Engineering Work Term 1 (Spring Semester)
represents their first experience in an engineering or related work environment and as such represents the first opportunity to evaluate their choice of pursuing an engineering education. Students are expected to learn, develop and practice the basic standards of behaviour, discipline and performance normally found in their work environment.
The communications component for Work Term 1 consists of two documents which must be submitted for evaluation; additional communications requirements (e.g. technical report, manual) may be requested by the employer. The two documents to be submitted to the Engineering Co-operative Education Office are:
Personal Job Diary
Work Term Journal or Short Technical Report or Portfolio.
Detailed guidelines for the preparation of these documents are provided in the Engineering Student Co-op Handbook. These documents should be submitted or postmarked no later than the last official day of the work term as shown in the University Calendar.
Engineering Practice Program
- inactive course.
Professional Development Seminars
introduces the student to co-operative education. Topics include objectives for the work term component of the engineering program, preparation for the job competition, interview skills, the work environment, basic professional ethics, communication in the work place, occupational health and safety, learning goals in the work place, work reports.
Chemistry and Physics of Engineering Materials I
is an introduction to the structure and properties of engineering materials, in particular metals, semiconductors, ceramics, glasses and polymers. Topics include a review of atomic bonding, discussion of basic crystalline and amorphous structures, point and line defects, and the role these structural features play in elastic and plastic deformation, yield, fracture, glass transition, thermal conductivity, thermal expansion, specific heat and electrical conductivity. Relevant laboratory exercises.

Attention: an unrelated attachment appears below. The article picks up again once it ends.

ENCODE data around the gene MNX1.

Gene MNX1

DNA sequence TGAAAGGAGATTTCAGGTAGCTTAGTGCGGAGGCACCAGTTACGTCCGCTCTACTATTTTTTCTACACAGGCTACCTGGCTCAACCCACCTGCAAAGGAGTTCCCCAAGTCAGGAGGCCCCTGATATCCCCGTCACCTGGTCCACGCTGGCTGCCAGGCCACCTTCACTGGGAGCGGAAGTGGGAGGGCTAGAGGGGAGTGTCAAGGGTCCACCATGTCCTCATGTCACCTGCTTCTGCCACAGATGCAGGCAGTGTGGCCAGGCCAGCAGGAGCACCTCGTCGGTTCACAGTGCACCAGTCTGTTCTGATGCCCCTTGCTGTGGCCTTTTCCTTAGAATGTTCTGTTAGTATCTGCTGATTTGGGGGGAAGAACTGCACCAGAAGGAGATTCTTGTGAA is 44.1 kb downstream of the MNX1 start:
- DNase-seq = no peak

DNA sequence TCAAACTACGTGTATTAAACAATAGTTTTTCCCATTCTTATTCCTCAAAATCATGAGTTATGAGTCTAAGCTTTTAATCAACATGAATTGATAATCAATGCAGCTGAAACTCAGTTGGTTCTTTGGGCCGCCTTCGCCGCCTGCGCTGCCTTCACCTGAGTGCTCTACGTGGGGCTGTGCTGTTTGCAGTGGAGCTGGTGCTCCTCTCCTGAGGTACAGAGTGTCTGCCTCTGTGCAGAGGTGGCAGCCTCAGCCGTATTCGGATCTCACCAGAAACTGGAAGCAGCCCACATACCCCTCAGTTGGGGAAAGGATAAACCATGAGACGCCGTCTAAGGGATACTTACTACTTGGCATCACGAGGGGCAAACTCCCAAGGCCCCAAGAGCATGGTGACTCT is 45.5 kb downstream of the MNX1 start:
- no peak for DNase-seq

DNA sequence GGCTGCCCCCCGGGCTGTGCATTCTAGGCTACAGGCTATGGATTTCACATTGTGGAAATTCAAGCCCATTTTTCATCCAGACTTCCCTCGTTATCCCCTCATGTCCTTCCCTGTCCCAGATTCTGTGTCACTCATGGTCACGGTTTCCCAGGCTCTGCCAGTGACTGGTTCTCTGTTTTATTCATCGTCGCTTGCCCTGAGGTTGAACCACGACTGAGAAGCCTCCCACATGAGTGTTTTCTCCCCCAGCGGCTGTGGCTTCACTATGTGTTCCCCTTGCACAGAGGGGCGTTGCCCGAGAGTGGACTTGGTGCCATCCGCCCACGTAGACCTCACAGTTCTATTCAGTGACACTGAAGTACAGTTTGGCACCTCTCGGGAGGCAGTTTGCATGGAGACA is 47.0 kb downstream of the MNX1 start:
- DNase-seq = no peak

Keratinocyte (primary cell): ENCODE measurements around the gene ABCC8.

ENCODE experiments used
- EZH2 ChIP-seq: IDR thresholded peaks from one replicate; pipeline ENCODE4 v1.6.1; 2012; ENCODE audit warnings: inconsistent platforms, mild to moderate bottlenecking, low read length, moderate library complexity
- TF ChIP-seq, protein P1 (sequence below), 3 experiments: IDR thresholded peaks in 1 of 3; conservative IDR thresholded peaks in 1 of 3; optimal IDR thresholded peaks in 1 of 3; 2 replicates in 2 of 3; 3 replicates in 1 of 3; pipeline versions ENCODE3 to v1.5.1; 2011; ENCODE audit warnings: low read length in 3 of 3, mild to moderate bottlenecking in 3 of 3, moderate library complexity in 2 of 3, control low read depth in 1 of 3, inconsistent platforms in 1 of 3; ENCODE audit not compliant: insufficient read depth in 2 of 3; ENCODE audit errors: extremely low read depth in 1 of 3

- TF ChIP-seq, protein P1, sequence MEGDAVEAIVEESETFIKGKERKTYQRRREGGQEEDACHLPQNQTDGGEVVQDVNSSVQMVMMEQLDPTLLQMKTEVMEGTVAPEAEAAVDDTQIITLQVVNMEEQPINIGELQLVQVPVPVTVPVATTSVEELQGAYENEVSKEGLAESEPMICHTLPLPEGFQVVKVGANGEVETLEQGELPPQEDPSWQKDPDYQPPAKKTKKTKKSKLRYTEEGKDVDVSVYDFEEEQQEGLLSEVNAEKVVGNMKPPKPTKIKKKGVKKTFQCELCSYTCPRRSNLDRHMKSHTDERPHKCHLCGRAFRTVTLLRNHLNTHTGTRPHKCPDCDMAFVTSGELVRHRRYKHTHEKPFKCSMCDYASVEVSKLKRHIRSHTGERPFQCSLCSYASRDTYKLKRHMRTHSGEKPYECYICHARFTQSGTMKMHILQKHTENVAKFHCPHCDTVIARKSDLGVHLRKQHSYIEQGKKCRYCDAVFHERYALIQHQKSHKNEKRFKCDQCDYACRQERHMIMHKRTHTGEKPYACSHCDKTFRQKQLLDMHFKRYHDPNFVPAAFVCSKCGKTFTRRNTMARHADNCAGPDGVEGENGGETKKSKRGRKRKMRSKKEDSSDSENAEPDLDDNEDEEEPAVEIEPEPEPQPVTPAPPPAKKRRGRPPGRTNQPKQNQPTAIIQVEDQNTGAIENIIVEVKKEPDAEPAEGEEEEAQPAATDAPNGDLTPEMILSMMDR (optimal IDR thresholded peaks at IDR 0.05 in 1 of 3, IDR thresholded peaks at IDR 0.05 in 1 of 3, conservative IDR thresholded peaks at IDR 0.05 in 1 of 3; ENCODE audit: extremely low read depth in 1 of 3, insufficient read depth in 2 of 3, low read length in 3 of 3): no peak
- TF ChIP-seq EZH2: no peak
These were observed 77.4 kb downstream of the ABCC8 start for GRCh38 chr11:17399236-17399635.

Mechanics II. Kinematics and Kinetics of Rigid Bodies
covers kinematics, review of particle kinematics, rigid body kinematics in a plane, introduction to rigid body kinematics in 3-D. Kinetics (particle and rigid body theory), force-acceleration, work-energy, impulse momentum. Engineering applications of rigid body kinematics and kinetics.
introduces simple programs and the programming environment. An introduction to computer architecture - hardware, instructions and data. The major control structures as building blocks for computer programs. Variables, constants and data types, representations, ranges and declarations. Simple input/output processes and data formatting. Strings. Functions, subroutines and the basic issues of modularity. Programming style. Sequential files.
Engineering Mathematics II
includes partial differentiation, ordinary differential equations, Laplace transforms, and engineering applications.
introduces students to the design process through project based activities. Students will develop a systematic approach to open-ended problem solving. Topics incorporated into the design activities include the development of problem statements and design criteria, solution generation, solution evaluation, feasibility analysis, team work, project management and effective communications. The lab portion of the course provides exposure to practical design issues, familiarity with common shop practice and tools, and an opportunity to fabricate some of the proposed design solutions.